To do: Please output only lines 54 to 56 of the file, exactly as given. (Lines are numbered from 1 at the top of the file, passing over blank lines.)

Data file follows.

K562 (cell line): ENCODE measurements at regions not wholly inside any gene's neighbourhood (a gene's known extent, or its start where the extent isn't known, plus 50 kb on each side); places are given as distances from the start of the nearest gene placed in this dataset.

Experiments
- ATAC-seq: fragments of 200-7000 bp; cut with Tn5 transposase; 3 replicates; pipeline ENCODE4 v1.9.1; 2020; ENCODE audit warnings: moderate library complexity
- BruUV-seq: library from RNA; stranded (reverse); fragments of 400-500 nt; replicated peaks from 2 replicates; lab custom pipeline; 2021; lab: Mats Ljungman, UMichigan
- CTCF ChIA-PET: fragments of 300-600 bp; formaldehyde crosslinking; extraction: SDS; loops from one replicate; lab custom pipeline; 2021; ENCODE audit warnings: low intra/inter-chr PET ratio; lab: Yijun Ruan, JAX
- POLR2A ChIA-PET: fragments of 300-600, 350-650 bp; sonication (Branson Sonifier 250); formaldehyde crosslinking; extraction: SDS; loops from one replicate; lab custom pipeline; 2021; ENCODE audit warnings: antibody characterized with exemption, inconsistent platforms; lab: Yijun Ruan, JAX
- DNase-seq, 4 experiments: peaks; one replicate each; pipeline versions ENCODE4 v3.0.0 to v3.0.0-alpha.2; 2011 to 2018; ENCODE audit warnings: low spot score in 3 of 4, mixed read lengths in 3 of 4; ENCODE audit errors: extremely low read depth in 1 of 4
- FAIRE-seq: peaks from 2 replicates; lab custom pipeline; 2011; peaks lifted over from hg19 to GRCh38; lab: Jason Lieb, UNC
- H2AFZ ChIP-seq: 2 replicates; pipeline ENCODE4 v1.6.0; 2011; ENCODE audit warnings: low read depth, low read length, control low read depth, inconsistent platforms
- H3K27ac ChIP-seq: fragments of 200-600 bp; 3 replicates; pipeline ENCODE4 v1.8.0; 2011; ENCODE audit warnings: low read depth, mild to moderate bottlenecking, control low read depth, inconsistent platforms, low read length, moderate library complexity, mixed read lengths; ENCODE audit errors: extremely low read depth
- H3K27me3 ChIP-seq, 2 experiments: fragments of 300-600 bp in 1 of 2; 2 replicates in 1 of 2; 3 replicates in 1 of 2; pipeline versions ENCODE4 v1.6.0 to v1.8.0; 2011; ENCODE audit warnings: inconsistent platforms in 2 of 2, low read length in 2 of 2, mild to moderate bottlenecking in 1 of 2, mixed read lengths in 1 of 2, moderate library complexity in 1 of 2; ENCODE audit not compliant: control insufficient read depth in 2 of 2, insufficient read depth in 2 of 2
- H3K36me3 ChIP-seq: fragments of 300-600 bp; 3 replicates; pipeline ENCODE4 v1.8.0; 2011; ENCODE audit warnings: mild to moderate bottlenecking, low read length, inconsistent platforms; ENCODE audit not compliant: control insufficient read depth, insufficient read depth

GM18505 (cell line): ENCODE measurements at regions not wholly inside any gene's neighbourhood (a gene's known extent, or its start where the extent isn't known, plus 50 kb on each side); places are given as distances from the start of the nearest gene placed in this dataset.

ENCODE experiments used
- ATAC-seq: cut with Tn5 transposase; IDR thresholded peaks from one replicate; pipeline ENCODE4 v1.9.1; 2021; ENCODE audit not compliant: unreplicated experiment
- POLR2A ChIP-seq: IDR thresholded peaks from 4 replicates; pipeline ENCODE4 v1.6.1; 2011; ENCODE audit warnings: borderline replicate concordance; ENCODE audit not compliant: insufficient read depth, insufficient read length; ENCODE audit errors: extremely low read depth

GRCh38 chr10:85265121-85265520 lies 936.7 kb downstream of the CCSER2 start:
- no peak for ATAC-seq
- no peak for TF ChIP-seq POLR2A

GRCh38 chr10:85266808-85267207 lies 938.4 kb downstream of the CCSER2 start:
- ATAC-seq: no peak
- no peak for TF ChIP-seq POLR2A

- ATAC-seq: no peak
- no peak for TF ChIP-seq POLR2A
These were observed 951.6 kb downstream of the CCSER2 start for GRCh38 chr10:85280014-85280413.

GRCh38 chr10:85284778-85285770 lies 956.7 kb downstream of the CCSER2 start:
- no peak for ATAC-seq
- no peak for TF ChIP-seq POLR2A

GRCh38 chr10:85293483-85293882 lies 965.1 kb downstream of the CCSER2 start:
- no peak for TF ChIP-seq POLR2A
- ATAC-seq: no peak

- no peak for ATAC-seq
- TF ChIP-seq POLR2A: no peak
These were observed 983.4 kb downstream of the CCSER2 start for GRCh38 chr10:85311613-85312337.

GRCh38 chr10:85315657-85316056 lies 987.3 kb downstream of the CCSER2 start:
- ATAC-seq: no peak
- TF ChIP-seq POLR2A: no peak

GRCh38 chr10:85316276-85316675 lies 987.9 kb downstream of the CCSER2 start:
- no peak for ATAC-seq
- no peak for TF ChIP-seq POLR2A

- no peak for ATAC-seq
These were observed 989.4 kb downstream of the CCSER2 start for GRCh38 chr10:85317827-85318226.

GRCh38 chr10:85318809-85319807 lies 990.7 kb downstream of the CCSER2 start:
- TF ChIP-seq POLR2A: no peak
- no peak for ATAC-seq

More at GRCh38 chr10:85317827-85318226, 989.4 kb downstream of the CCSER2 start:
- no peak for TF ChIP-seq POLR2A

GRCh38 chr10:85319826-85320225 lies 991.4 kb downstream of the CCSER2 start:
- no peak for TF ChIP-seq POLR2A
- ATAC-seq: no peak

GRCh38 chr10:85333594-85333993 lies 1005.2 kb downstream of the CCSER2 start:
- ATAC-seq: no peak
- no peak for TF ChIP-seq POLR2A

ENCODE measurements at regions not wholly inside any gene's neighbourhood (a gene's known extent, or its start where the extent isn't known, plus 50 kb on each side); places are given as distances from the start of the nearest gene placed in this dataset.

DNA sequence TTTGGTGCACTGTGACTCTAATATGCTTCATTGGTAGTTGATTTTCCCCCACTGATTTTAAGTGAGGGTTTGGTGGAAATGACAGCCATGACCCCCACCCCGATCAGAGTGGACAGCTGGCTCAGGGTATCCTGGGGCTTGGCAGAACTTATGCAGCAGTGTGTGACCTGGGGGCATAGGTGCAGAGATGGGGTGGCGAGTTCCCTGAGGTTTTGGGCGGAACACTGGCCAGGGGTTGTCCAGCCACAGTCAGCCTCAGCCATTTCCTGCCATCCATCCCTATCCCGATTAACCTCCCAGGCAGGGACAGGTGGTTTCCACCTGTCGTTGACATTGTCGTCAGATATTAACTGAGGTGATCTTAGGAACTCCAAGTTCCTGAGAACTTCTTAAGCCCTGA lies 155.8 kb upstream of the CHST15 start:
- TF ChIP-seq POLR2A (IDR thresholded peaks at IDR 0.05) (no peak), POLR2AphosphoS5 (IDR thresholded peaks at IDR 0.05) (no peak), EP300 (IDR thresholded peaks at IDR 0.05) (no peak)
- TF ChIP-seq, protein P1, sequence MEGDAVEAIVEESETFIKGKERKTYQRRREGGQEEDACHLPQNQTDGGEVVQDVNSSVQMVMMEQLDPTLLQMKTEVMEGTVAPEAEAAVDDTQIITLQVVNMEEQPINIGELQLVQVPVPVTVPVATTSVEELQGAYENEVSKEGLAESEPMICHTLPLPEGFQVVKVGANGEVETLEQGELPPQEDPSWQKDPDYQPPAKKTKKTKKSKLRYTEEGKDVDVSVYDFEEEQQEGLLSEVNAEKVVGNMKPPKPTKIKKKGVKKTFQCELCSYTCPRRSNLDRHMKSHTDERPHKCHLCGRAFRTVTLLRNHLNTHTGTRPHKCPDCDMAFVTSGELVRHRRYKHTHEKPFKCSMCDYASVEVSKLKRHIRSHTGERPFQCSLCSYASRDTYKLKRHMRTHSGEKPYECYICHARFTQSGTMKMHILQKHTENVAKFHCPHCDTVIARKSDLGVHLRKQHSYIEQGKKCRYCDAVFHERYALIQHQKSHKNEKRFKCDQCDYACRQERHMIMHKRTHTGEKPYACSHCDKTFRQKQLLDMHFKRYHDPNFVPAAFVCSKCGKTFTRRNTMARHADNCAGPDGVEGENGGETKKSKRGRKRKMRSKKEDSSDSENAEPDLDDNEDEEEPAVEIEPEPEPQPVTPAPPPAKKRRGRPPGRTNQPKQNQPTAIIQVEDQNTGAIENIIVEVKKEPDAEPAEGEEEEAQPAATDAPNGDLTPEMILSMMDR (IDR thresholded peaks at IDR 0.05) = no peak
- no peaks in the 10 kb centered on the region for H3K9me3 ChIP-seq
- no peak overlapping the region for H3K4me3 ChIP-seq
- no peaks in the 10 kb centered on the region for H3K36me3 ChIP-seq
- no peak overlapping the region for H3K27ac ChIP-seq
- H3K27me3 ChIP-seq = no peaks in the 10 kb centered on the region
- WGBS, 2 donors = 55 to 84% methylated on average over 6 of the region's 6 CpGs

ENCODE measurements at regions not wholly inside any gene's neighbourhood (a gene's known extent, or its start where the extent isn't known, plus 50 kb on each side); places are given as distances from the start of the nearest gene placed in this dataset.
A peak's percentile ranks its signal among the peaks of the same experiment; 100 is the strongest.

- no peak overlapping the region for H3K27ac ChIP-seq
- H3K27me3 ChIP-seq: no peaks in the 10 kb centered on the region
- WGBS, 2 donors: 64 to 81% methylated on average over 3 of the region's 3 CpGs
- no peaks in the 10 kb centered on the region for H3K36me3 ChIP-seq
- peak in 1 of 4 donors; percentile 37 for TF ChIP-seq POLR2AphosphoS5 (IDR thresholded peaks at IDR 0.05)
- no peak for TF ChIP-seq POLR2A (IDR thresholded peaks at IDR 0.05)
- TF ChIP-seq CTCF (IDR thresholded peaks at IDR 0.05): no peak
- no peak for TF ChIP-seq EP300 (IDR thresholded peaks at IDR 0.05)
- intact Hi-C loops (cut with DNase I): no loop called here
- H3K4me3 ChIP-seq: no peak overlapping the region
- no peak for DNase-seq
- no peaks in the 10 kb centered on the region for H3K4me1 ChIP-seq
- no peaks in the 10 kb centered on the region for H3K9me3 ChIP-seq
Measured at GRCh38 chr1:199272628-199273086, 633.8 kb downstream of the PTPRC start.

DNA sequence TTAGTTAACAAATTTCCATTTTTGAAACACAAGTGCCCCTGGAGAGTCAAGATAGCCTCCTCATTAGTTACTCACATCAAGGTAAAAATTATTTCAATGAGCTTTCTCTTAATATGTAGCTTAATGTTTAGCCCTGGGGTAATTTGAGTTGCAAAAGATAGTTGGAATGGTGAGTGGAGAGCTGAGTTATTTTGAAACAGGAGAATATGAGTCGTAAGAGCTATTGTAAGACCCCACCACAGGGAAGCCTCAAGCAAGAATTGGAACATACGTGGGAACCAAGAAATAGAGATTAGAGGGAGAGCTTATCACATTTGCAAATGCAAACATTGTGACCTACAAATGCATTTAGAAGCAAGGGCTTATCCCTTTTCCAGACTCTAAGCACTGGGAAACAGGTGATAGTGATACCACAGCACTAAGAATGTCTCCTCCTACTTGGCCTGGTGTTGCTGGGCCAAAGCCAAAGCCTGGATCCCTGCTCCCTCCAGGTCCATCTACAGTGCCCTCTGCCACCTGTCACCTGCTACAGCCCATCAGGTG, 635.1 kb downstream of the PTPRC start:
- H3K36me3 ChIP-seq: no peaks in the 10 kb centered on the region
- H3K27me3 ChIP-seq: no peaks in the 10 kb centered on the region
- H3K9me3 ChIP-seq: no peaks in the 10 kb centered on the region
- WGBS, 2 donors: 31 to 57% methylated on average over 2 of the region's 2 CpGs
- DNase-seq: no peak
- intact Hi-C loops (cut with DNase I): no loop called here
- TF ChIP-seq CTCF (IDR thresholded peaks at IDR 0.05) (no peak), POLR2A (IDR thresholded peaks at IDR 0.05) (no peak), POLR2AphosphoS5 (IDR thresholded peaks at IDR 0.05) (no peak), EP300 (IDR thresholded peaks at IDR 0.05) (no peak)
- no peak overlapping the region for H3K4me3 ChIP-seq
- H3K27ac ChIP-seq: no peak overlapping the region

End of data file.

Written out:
ENCODE measurements at regions not wholly inside any gene's neighbourhood (a gene's known extent, or its start where the extent isn't known, plus 50 kb on each side); places are given as distances from the start of the nearest gene placed in this dataset.

DNA sequence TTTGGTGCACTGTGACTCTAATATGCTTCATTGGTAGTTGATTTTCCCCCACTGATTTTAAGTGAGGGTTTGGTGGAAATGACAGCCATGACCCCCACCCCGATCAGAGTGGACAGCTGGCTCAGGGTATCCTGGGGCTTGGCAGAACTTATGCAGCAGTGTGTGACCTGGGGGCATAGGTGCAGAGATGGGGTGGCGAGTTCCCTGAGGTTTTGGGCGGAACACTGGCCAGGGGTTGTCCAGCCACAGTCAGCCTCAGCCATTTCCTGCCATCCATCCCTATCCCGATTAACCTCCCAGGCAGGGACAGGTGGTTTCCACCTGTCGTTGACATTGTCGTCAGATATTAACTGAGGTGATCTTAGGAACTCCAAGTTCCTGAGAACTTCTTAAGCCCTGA lies 155.8 kb upstream of the CHST15 start:
- TF ChIP-seq POLR2A (IDR thresholded peaks at IDR 0.05) (no peak), POLR2AphosphoS5 (IDR thresholded peaks at IDR 0.05) (no peak), EP300 (IDR thresholded peaks at IDR 0.05) (no peak)